CBL Courses

Spring 2015

CBL 101-1: Leadership Development Studies
Instructor: Robert Cowser

Day/Time: Thursday's, 2:20pm - 3:50 pm
Half-unit course designed to highlight the academic facet of your current and future service-learning work and assist you in developing collaborative, socially-oriented leadership skills. Your Community-Based Learning placement requiring 2 hours per week with a community agency which will be the centerpiece of your experience, your best opportunity to experience, apply, and evaluate what we talk about in class.  It will be your richest source for class discussion and journaling material, we will also incorporate films and course texts into our discussion. The culminating project for CBL 101 will be a presentation at the Festival of Community-Based Learning. Community placement themes may include schools, farms, local agencies that serve community needs, work with the elderly, local meal programs, and more.

CBL 100-1: Community Based Learning: Civic Engagement
Instructor: Elizabeth Regosin
Day/Time: Tuesday's, 2:20pm - 3:50 pm
Half- unit class that introduces students to the notion of civic engagement. We’ll focus on what it means to be an engaged member of a community, why it matters, and what obligations we might have to make the world, from the local community outward, a better place. And what more productive way to learn about that than actually to engage in the community?  Students in CBL 100 can expect to complement class readings and discussions of civic engagement through community placements requiring 2-3 hours per week throughout the semester. The culminating project for CBL 100 will be a presentation at the Festival of Community-Based Learning. Community placement themes may include schools, farms, our county correctional facility, local agencies that serve community needs, work with the elderly, local meal programs, and more.

EDUC 3006-01: Multicultural Education
Instructor: Sharon Williams
Day/Time: Tuesday's/Thursday's, 10:10am - 11:40am

In this course, students explore both theory and practice for education in a multicultural society. The course addresses questions such as: What is culture? Can we really have an objective point of view? How does the right to difference relate to the right to equity in schooling? Can teaching be indifferent to matters of social class, gender, ethnicity or exceptionality? How do society’s views on multiculturalism impact educational equity? How do these questions and answers impact you as a teacher? Focus topics include; Individual attitudes and interpersonal relations; Prejudice; Cultural foundations of oppression in America; Confronting oppression; Pluralism in schools; Culturally responsive teaching, and Critical Race Theory.  The course offers a specific focus on the experience of Native Americans in mainstream schools. In addition, the course includes a CBL component at the Akwesasne Mohawk reservation which will take place every other Thursday from 2:00pm-6:00pm.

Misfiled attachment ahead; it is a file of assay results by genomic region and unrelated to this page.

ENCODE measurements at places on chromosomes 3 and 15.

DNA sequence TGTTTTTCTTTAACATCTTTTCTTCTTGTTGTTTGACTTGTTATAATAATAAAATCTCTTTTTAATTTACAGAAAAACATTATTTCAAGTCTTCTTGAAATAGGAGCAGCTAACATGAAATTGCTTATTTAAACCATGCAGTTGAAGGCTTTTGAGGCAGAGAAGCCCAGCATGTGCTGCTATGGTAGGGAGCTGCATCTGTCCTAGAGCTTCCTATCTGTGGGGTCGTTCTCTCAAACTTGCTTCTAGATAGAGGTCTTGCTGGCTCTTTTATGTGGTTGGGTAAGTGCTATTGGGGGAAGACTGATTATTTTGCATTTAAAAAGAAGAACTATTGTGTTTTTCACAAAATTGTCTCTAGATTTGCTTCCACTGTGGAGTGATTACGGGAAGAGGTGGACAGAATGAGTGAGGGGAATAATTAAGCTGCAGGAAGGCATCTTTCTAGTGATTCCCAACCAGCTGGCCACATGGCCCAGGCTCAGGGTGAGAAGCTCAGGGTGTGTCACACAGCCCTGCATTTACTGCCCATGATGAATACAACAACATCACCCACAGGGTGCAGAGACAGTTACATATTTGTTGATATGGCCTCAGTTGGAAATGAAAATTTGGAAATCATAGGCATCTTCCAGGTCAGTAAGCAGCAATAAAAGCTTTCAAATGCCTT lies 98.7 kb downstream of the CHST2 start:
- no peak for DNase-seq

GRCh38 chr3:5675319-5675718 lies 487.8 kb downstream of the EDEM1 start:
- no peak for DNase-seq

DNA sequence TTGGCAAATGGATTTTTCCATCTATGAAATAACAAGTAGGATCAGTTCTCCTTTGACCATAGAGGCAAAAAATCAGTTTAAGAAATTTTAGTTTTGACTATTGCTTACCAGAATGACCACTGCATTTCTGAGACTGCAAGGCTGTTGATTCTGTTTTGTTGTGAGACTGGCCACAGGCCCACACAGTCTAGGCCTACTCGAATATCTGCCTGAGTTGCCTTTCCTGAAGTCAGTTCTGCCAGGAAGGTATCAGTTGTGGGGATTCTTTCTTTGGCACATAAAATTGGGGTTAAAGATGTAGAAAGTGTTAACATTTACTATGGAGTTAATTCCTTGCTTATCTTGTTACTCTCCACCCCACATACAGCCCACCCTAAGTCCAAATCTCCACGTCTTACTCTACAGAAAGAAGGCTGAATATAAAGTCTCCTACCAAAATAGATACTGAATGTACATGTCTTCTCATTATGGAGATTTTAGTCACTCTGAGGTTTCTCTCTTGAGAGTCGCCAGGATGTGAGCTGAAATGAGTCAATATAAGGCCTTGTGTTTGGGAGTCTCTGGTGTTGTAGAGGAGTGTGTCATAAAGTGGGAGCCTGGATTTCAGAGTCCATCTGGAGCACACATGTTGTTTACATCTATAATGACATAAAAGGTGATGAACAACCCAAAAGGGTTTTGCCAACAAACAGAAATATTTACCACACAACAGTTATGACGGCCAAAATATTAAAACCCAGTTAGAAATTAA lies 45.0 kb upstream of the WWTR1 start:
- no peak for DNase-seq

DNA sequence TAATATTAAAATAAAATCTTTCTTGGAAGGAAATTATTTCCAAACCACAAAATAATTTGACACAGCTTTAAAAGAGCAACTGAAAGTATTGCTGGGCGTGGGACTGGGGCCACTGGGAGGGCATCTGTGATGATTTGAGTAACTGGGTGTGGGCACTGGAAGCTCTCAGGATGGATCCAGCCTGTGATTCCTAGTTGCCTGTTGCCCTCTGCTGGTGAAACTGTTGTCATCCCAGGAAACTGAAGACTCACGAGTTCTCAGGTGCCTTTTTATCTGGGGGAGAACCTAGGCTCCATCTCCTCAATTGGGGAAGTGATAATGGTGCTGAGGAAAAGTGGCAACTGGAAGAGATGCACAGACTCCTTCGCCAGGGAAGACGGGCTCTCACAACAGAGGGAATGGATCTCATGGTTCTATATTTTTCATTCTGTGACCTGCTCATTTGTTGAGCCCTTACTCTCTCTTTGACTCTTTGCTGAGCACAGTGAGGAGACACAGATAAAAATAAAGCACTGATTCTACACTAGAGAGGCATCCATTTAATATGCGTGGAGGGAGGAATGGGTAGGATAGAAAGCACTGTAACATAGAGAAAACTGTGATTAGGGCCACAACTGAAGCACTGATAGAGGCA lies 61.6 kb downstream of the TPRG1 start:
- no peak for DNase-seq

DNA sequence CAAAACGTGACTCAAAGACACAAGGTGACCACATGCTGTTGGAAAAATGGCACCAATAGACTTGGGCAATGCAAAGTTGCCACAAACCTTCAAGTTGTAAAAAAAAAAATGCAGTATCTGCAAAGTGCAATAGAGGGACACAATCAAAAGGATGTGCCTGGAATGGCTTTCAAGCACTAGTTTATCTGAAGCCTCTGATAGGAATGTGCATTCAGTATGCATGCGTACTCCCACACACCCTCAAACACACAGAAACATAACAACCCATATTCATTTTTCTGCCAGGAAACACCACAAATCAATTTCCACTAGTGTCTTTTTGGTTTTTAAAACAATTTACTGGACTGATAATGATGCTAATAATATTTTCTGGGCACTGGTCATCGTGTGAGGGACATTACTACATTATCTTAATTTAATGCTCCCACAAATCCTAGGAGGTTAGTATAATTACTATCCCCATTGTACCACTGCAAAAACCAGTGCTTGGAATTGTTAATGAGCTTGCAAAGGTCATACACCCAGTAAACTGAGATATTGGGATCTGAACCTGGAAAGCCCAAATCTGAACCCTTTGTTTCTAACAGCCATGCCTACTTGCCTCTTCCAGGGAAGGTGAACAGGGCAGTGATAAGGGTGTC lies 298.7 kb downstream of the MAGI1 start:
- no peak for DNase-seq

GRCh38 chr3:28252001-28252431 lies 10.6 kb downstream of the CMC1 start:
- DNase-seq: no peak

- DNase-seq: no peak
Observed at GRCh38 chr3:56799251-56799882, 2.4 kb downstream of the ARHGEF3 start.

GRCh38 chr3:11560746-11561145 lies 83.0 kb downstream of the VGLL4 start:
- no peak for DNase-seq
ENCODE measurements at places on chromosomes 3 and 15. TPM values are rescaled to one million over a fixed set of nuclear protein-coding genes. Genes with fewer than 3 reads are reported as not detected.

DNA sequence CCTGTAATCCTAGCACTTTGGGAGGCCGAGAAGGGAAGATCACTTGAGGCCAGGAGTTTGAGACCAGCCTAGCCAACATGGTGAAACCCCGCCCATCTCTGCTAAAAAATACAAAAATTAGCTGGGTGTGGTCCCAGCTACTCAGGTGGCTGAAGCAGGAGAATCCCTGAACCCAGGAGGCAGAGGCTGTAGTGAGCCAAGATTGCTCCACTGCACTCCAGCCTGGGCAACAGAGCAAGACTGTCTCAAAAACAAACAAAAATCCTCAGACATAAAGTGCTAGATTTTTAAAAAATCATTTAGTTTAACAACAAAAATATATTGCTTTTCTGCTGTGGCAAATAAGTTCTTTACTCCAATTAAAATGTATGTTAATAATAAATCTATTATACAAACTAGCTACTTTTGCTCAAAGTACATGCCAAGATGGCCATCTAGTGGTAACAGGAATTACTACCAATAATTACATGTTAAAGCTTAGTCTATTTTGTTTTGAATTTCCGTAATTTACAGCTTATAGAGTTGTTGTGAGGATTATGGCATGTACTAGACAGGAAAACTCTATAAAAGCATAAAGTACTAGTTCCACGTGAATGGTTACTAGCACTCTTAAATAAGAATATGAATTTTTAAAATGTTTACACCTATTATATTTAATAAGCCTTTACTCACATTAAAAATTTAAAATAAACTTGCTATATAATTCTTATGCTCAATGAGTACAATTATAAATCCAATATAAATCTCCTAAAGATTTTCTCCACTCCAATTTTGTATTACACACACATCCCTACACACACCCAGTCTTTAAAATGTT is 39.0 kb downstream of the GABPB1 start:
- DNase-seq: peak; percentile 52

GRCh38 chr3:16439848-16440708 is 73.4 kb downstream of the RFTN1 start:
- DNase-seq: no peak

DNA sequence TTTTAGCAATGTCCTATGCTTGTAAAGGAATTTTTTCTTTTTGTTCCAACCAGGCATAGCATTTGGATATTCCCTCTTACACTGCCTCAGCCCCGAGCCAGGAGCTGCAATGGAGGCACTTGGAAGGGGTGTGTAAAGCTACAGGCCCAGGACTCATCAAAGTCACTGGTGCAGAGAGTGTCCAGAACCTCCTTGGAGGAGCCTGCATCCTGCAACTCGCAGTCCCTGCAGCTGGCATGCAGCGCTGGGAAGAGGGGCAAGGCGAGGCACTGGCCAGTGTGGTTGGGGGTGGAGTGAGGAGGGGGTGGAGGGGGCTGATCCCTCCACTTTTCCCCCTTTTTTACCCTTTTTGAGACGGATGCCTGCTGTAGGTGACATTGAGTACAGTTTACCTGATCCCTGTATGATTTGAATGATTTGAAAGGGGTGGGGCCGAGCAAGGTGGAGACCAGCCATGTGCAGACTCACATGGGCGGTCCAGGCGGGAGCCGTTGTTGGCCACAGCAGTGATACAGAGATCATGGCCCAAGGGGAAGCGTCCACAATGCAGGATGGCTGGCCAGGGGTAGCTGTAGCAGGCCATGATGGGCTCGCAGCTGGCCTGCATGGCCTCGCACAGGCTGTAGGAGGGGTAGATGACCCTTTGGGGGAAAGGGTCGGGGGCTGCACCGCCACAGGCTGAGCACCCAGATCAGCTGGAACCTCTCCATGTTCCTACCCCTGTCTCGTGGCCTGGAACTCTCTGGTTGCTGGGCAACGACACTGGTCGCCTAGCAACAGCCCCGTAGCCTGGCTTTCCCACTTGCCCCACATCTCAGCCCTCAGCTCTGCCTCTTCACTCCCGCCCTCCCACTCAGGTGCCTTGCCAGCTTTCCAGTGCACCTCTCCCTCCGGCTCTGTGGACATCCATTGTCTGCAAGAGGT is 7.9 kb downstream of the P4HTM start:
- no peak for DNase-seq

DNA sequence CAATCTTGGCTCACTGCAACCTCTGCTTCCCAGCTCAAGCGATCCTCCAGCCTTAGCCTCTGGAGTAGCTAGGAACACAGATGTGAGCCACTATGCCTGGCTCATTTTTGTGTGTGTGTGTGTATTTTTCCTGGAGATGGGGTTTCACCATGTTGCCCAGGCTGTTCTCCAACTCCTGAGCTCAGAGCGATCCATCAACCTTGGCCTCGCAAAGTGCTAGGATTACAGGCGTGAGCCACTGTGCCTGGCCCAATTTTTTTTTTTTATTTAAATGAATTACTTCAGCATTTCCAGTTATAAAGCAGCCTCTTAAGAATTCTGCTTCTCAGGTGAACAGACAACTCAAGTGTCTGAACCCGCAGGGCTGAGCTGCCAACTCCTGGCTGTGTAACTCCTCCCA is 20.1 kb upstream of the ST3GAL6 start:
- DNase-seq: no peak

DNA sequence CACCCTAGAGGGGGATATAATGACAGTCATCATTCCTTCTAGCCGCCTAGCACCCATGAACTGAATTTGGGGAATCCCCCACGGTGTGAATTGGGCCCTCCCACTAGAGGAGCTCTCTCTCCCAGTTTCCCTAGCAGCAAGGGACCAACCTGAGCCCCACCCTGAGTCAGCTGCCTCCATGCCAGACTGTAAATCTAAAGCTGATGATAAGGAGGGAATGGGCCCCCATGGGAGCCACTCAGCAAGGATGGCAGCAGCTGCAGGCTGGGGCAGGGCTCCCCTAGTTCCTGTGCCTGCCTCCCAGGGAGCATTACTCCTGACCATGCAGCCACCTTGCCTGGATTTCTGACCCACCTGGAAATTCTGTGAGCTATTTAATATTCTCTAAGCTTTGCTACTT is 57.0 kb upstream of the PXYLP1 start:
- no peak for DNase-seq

SOC 3012-01: Children & Poverty: Global Perspective
Instructor: Karen O'Neil
Day/Time: Tuesday's/Thursday's, 10:10am - 11:40am

A 200-level course with integrated Community Based Learning component.  We will explore the causes and consequences of child poverty from the macro-structural level (e.g. the imperatives of global capital) to the micro-level dynamics of family and community.  We will also explore resources and advocacy efforts on behalf of children.  Topics include cultural factors, education, nutrition and health, the environment, the law, and exploitation (sexual/ trafficking/child labour); other topics will be constructed by students according to their particular interests.  Although considering child poverty in a global perspective, we will engage local resources that work on behalf of North Country children in need through our community based learning opportunities.  This course fulfills the Experiential Component for Sociology majors.  Restricted to Sociology majors and minors.

CHEM 3002-1: Environmental Justice w/CBL
Instructor: Samantha Glazier
Day/Time: Monday's 11:00am-3:30pm (tentative)
:  Upstate Correctional Facility, Malone NY , transportation provided
Distribution Requirement:  Fulfills environmental literacy, EL
Prerequisites:  None but seeking students with interest in the environment, ethics, justice, and/or science.  Permission is required because the course takes place inside a correctional facility